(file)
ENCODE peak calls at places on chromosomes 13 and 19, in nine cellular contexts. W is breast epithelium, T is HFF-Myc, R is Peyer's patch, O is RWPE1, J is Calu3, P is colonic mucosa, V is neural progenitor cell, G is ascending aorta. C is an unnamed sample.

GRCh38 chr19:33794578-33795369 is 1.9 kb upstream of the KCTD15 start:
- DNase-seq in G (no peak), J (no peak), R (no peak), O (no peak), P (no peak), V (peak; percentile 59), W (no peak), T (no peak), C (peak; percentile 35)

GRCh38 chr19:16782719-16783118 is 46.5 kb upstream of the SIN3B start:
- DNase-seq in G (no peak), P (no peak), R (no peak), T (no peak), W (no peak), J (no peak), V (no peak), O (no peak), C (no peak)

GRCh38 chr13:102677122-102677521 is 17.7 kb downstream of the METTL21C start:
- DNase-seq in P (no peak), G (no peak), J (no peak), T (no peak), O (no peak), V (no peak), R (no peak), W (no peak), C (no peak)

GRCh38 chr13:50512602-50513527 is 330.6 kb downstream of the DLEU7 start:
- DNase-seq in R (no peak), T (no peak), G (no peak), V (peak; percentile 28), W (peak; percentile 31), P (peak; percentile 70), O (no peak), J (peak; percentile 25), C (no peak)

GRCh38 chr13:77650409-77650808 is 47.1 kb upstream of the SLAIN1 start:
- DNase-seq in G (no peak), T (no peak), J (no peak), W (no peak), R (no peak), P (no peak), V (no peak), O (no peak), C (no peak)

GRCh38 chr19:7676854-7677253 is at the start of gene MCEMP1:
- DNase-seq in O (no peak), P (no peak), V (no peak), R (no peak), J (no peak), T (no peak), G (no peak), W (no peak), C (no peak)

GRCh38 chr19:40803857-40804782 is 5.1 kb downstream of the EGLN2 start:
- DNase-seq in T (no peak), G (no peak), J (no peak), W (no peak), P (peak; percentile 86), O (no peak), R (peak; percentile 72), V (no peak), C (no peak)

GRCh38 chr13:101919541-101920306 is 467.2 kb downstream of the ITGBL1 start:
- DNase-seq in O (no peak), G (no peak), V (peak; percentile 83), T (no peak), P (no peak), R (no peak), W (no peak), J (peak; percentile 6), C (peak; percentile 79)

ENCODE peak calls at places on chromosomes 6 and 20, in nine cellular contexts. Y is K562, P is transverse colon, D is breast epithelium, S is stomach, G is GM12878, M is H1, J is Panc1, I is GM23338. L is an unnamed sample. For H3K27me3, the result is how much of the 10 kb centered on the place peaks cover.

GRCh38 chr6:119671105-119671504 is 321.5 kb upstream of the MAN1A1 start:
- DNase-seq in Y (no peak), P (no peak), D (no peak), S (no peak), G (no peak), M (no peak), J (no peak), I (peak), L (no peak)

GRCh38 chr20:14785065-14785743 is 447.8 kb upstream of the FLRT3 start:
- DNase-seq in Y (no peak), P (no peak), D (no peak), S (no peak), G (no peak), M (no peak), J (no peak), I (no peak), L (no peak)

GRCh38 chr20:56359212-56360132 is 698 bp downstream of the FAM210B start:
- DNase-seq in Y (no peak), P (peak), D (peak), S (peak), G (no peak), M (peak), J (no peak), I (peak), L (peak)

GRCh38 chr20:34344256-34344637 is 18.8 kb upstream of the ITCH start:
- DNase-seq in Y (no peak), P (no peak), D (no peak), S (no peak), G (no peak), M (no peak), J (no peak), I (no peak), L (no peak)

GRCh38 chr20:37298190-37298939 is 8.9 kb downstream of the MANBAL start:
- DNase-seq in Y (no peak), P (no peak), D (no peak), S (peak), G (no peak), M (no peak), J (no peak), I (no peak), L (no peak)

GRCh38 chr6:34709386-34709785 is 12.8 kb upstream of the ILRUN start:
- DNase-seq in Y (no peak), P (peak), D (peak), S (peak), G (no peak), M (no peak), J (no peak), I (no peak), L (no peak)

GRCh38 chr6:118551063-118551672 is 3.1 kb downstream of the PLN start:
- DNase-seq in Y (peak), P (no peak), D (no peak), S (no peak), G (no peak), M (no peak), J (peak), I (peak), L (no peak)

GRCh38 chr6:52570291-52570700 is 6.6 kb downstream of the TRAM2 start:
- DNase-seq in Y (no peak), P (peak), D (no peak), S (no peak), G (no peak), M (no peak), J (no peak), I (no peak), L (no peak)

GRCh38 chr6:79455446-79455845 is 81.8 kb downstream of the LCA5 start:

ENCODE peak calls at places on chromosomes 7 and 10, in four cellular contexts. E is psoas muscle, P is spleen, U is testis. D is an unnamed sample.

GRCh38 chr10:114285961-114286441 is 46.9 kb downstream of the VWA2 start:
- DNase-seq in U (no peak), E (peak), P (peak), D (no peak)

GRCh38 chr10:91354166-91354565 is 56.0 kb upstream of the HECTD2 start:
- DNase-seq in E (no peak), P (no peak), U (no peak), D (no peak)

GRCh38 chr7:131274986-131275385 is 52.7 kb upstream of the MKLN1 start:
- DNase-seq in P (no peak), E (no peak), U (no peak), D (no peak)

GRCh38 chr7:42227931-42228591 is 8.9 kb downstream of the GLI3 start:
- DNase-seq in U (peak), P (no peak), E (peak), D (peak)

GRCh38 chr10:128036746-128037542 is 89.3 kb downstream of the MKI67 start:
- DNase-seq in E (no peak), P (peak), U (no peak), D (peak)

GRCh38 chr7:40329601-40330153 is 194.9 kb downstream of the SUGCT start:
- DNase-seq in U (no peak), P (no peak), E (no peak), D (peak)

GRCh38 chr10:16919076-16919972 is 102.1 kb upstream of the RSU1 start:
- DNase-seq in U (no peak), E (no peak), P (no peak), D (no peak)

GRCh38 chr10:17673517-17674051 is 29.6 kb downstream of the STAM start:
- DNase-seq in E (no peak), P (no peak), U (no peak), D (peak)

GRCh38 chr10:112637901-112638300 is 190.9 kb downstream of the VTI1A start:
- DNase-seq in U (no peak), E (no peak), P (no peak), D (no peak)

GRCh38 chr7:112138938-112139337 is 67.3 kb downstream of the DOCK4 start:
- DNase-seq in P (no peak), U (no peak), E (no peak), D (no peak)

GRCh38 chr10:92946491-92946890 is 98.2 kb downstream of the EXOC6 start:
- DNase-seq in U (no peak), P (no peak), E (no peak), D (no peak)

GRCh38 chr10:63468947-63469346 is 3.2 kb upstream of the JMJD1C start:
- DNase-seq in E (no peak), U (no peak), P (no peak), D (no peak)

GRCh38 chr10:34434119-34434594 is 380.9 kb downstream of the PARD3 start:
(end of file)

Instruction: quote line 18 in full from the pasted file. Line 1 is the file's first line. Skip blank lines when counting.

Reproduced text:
ENCODE peak calls at places on chromosomes 6 and 20, in nine cellular contexts. Y is K562, P is transverse colon, D is breast epithelium, S is stomach, G is GM12878, M is H1, J is Panc1, I is GM23338. L is an unnamed sample. For H3K27me3, the result is how much of the 10 kb centered on the place peaks cover.